>>  never advised anyone except out-of-state institutions of higher
>>  learning. Practically speaking, Griffith could have advised Utah from
>  > Washington about anything, without a problem, until he moved there.
>>
>>  The internet is erasing these boundaries. I don't know whether the
>>  members of conlawprof view themselves as giving legal advice, but I
>>  read it as advice here in DC,and I don't assume that anybody but
>>  Lederman is a member of the local bar.
>>
>>  John Noble
>>
>>  At 2:14 PM -0700 6/21/04, Scarberry, Mark wrote:
>  > >If Griffith knowingly and clearly engaged in unauthorized practice in
>>  >violation of Utah law or Utah professional responsibility regulations,
>then
>>  >I'd be inclined to consider it a quite serious matter. But it is possible
>>  >that the only clear violation involved mere negligence.
>>  >
>>  >According to the Justice Department (as reported in the Washington Post
>at
>>  >http://www.washingtonpost.com/wp-dyn/articles/A13945-2004Jun3.html) when
>>  >Griffith realized that the DC dues had not been paid, he paid them, thus
>>  >becoming once again licensed in DC. I gather from the UPI story
>originally
>>  >quoted by Scott that the hiatus in license status meant he could not
>"waive
>>  >in" to become a member of the Utah bar. The result may be that he acted
>as
>>  >general counsel in Utah knowing that he was not licensed in Utah, but at
>>  >first believing negligently that he was licensed in DC, and then later
>>  >possessing a valid, renewed DC license. The Marquette L. Rev. article (as
>>  >described by Gene) suggests there is substantial disagreement whether he
>>  >needed a Utah license. Thus during the period when he was not licensed in
>>  >DC, he rather clearly acted in violation of unauthorized practice rules,
>but
>>  >the violation may have been only negligent. During the later period,
>after
>>  >he renewed his DC license, it may not be clear that he was acting in
>>  >violation of the rules.
>>  >
>>  >Mark S. Scarberry
>>  >Pepperdine University School of Law
>>  >
>>  >
>>  >-----Original Message-----
>>  >From: Gene Summerlin [mailto:gene at osolaw.com]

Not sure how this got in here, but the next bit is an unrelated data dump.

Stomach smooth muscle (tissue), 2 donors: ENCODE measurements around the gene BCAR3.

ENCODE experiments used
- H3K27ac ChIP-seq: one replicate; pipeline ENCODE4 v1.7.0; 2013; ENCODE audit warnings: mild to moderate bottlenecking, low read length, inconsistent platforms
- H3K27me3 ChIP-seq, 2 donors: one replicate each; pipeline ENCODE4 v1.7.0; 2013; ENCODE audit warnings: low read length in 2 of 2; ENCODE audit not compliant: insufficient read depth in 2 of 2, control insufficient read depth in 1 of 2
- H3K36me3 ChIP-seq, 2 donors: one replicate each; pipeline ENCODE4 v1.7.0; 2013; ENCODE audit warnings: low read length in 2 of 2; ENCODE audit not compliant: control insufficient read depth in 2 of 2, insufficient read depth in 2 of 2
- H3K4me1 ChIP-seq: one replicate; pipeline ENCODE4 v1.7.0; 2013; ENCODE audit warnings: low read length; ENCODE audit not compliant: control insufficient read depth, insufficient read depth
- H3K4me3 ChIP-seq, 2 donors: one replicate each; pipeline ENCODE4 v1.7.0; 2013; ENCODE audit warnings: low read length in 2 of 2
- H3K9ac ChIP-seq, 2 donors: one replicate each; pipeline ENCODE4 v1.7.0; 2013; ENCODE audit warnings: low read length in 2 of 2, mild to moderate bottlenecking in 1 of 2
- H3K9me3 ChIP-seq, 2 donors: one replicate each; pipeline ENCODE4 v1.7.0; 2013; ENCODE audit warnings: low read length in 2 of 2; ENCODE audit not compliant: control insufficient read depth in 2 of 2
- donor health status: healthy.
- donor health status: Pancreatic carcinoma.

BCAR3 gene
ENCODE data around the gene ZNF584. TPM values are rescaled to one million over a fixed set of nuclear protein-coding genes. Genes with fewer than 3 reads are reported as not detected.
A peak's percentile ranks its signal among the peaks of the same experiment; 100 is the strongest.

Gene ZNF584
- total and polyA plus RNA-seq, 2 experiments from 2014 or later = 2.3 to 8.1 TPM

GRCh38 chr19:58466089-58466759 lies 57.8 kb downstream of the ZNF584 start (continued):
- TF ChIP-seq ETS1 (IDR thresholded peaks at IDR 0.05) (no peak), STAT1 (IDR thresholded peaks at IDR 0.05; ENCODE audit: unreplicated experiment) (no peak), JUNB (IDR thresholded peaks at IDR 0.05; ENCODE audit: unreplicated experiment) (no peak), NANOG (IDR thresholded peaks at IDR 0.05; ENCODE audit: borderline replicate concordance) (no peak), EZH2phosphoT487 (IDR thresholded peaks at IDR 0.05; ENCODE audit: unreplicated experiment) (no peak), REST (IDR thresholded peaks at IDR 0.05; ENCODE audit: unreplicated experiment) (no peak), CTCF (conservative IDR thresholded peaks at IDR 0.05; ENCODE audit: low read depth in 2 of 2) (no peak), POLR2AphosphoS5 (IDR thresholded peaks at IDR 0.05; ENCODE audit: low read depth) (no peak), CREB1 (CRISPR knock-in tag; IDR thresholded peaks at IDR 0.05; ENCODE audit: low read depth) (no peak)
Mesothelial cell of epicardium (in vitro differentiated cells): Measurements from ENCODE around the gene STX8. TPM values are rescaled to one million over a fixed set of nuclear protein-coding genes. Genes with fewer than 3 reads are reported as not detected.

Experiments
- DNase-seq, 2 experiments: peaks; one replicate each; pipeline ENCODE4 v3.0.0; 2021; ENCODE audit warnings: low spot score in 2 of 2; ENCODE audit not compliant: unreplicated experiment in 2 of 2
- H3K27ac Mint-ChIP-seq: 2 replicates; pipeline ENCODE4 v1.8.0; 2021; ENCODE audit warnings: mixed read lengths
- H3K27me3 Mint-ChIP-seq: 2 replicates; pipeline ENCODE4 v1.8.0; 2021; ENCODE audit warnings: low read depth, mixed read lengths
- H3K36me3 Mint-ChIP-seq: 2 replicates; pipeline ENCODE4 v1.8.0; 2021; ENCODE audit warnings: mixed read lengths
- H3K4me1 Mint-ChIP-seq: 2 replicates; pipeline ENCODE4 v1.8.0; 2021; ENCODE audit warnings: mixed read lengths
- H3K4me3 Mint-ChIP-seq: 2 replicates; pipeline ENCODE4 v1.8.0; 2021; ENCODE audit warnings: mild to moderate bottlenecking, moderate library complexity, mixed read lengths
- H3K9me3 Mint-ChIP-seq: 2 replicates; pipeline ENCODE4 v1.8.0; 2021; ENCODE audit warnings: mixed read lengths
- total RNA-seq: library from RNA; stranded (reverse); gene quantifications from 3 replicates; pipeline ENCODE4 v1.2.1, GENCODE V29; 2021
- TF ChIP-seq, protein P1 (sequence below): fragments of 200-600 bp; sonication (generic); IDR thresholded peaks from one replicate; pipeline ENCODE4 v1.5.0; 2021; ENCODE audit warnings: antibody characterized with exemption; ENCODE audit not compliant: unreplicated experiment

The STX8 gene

>>  >Sent: Monday, June 21, 2004 1:12 PM
>>  >To: conlawprof at lists.ucla.edu
>>  >Subject: RE: Bush nominee story
>>  >
>>  >For anyone seeking additional information, there is a pretty good law
>review
>>  >article discussing when in-house counsel is practicing law titled
>Regulating
>>  >In-House Counsel: A Catholicon or a Nostrum, 77 Marq. L. Rev. 307 (1994).
>>  >As the article points out, if counsel is licensed in one state, but
>provides
>>  >legal advice to a corporation in another state in which counsel is not
>>  >licensed, there is substantial disagreement as to whether this
>constitutes
>>  >the unauthorized practice of law.  (Recognizing, of course, that in the
>Bush
>>  >nominee situation, counsel is not licensed in any state since he failed
>to
>>  >pay his DC bar dues).
>>  >
>>  >Gene Summerlin
>>  >Ogborn Summerlin & Ogborn P.C.
>>  >210 Windsor Place
>>  >330 So. 10th St.
>>  >Lincoln, NE  68508
>>  >(402) 434-8040
>>  >(402) 434-8044 (FAX)
>>  >(402) 730-5344 (Mobile)
>>  >www.osolaw.com
>>  >gene at osolaw.com
>>  >
>>  >
>>  >-----Original Message-----
>>  >From: conlawprof-bounces at lists.ucla.edu
>>  >[mailto:conlawprof-bounces at lists.ucla.edu]On Behalf Of Mae Kuykendall
>>  >Sent: Monday, June 21, 2004 2:52 PM
>>  >To: SLevinson at mail.law.utexas.edu; paul-finkelman at utulsa.edu
>>  >Cc: VOLOKH at law.ucla.edu; conlawprof at lists.ucla.edu
>>  >Subject: Re: Bush nominee story
>>  >
>>  >
>>  >I think Sandy provides excellent guidance on distinguishing between
>>  >one's expectation of the nominee's politics versus one's view of the
>>  >defensibility of "unauthorized practice of law" statutes.
>>  >
>>  >There may be an assumption that a Bush nominee would not support
>>  >opening up law practice to non-lawyers, and thus his failure to abide by